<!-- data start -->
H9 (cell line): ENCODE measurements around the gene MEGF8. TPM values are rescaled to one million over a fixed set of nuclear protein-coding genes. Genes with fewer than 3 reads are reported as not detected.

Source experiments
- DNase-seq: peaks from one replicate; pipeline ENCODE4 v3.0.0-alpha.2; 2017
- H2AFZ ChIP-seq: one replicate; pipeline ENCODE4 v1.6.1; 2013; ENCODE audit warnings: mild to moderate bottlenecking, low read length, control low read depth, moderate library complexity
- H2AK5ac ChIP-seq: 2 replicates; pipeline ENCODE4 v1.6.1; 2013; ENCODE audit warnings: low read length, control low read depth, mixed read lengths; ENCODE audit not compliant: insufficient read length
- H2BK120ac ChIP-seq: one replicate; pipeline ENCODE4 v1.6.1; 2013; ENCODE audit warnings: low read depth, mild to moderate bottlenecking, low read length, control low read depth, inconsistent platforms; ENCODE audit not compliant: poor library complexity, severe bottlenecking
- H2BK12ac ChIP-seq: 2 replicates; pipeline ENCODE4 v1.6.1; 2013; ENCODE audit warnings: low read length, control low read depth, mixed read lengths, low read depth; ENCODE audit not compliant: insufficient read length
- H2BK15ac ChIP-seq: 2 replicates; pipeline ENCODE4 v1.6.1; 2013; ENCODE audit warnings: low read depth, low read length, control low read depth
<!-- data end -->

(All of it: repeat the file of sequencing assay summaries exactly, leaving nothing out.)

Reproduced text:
H9 (cell line): ENCODE measurements around the gene MEGF8. TPM values are rescaled to one million over a fixed set of nuclear protein-coding genes. Genes with fewer than 3 reads are reported as not detected.

Source experiments
- DNase-seq: peaks from one replicate; pipeline ENCODE4 v3.0.0-alpha.2; 2017
- H2AFZ ChIP-seq: one replicate; pipeline ENCODE4 v1.6.1; 2013; ENCODE audit warnings: mild to moderate bottlenecking, low read length, control low read depth, moderate library complexity
- H2AK5ac ChIP-seq: 2 replicates; pipeline ENCODE4 v1.6.1; 2013; ENCODE audit warnings: low read length, control low read depth, mixed read lengths; ENCODE audit not compliant: insufficient read length
- H2BK120ac ChIP-seq: one replicate; pipeline ENCODE4 v1.6.1; 2013; ENCODE audit warnings: low read depth, mild to moderate bottlenecking, low read length, control low read depth, inconsistent platforms; ENCODE audit not compliant: poor library complexity, severe bottlenecking
- H2BK12ac ChIP-seq: 2 replicates; pipeline ENCODE4 v1.6.1; 2013; ENCODE audit warnings: low read length, control low read depth, mixed read lengths, low read depth; ENCODE audit not compliant: insufficient read length
- H2BK15ac ChIP-seq: 2 replicates; pipeline ENCODE4 v1.6.1; 2013; ENCODE audit warnings: low read depth, low read length, control low read depth